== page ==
Hanover, April 24:US President Barack Obama and German Chancellor Angela Merkel made a joint pitch today for deeper transatlantic trade in the face of mounting opposition, vowing to complete a vast US-EU trade pact that could spur much-needed economic growth. Also Read - Barack Obama Reveals He Once Broke a Schoolmate’s Nose For Using Racial Slur

After talks in the northern town of Hanover where tens of thousands marched yesterday against the planned deal, Obama said the world’s largest trade pact could be finalised by the end of the year. Also Read - ‘Disgraceful Act’: Here’s How Global Political Leaders Reacted to US Capitol Riot That Left 4 Dead

“Angela and I agree that the United States and the European Union need to keep moving forward with the Transatlantic Trade and Investment Partnership negotiations,” Obama said.(ALSO READ:Barack Obama, Angela Merkel discuss Syrian refugee crisis). Also Read - ‘Moment of Great Dishonour & Shame’: Barack Obama Condemns Capitol Riots, Slams Trump For Inciting Violence

“I don’t anticipate that we will be able to have completed ratification of a deal by the end of the year, but I do anticipate that we can have completed the agreement.”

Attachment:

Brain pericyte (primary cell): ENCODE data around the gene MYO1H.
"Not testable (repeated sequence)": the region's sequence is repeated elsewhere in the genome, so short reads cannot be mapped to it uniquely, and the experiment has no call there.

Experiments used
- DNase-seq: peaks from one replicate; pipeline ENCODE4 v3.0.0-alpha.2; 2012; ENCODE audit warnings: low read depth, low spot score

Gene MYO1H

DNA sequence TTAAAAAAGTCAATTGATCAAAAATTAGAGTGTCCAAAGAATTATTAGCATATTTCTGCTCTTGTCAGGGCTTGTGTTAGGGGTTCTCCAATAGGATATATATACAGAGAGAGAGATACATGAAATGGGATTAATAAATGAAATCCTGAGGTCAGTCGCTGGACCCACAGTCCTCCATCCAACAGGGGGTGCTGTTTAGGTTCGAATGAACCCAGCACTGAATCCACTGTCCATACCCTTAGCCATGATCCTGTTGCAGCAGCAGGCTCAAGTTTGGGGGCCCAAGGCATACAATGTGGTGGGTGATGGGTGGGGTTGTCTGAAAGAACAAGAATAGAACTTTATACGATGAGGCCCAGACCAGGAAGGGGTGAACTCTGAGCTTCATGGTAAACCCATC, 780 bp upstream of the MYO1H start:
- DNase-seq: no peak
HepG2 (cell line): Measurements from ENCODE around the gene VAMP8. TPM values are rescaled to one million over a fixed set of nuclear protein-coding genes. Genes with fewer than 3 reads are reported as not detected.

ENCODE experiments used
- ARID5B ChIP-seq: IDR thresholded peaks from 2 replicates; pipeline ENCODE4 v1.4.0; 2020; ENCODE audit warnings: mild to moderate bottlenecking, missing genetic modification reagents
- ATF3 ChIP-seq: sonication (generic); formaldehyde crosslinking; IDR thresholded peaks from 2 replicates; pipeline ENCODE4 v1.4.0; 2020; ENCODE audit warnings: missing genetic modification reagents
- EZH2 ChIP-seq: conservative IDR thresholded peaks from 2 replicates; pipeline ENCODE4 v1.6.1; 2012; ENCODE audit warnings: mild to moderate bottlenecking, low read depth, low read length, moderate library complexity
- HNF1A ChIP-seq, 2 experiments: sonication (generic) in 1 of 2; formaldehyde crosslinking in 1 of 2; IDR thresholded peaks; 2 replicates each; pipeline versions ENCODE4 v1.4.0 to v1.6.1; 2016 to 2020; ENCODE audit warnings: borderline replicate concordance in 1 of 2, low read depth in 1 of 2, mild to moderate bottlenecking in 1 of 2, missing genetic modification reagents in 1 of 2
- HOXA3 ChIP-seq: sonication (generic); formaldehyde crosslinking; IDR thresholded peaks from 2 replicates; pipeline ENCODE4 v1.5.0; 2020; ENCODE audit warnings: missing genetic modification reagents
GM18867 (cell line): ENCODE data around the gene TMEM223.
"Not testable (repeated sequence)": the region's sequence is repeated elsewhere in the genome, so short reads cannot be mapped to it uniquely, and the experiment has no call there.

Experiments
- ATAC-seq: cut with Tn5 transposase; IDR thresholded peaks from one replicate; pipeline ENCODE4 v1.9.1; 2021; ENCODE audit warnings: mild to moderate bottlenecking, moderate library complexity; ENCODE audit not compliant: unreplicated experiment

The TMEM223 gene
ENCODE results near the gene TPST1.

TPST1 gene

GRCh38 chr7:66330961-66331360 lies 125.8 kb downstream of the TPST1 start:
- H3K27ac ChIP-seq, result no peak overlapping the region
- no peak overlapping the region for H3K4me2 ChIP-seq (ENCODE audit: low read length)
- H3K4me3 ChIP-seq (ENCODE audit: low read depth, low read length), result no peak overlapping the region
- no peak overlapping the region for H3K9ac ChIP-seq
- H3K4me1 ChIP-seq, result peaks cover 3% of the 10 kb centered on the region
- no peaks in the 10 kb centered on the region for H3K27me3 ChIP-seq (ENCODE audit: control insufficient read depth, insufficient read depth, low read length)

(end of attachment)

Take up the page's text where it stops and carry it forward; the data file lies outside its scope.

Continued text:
Both sides hope the pact will provide a shot in the arm to Western economies that are still struggling to erode the devastating effects of the global financial crisis.

“As you see other markets like China beginning to develop and Asia beginning to develop and Africa growing fast, we have to make sure our businesses can compete.”
Merkel echoed that sentiment, saying the deal was “extremely helpful to allow our economy in Europe to grow”.

“It is good for the German economy, it is good for the European economy,” she said.
But Obama acknowledged there was popular opposition.

“People are unsettled by globalisation,” he said. “People visibly see a plant moving and jobs lost and the narrative develops that this is weakening rather than strengthening the position of ordinary people and ordinary workers.”
“The benefits often times are diffused.”

Ahead of the meeting there was a sign of the significant hurdles that remain. Merkel’s Economy Minister Sigmar Gabriel warned the deal “will fail” if the United States refused to make concessions in “buy American” clauses.